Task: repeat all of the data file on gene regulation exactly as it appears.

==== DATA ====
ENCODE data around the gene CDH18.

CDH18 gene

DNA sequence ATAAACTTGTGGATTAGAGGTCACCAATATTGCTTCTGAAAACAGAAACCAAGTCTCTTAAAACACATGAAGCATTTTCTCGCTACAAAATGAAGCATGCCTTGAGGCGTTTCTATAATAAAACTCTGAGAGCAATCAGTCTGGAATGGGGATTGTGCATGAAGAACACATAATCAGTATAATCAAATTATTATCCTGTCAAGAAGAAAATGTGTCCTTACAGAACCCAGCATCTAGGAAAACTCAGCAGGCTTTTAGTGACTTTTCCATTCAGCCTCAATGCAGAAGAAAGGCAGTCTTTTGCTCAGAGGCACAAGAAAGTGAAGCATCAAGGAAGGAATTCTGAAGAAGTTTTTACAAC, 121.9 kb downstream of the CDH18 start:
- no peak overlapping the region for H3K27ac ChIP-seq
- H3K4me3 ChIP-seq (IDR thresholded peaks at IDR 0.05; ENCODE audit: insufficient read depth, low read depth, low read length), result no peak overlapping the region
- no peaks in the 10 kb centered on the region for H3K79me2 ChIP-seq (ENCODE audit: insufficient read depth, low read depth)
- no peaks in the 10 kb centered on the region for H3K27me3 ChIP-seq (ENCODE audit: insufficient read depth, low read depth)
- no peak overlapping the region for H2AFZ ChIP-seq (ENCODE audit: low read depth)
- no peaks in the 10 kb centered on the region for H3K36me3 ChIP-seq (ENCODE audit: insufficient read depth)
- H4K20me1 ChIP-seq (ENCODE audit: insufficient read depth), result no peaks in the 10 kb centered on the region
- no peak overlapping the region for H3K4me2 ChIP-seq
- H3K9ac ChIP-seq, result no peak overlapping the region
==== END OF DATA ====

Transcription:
ENCODE data around the gene CDH18.

CDH18 gene

DNA sequence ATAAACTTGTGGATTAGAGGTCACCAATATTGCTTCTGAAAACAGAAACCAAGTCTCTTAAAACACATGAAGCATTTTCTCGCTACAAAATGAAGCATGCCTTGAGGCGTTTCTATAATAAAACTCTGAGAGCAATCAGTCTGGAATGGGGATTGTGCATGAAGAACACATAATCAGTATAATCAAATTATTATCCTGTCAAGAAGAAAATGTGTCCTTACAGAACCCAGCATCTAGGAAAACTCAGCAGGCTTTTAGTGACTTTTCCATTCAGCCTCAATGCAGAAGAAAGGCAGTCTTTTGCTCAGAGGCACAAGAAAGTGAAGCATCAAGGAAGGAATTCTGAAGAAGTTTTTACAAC, 121.9 kb downstream of the CDH18 start:
- no peak overlapping the region for H3K27ac ChIP-seq
- H3K4me3 ChIP-seq (IDR thresholded peaks at IDR 0.05; ENCODE audit: insufficient read depth, low read depth, low read length), result no peak overlapping the region
- no peaks in the 10 kb centered on the region for H3K79me2 ChIP-seq (ENCODE audit: insufficient read depth, low read depth)
- no peaks in the 10 kb centered on the region for H3K27me3 ChIP-seq (ENCODE audit: insufficient read depth, low read depth)
- no peak overlapping the region for H2AFZ ChIP-seq (ENCODE audit: low read depth)
- no peaks in the 10 kb centered on the region for H3K36me3 ChIP-seq (ENCODE audit: insufficient read depth)
- H4K20me1 ChIP-seq (ENCODE audit: insufficient read depth), result no peaks in the 10 kb centered on the region
- no peak overlapping the region for H3K4me2 ChIP-seq
- H3K9ac ChIP-seq, result no peak overlapping the region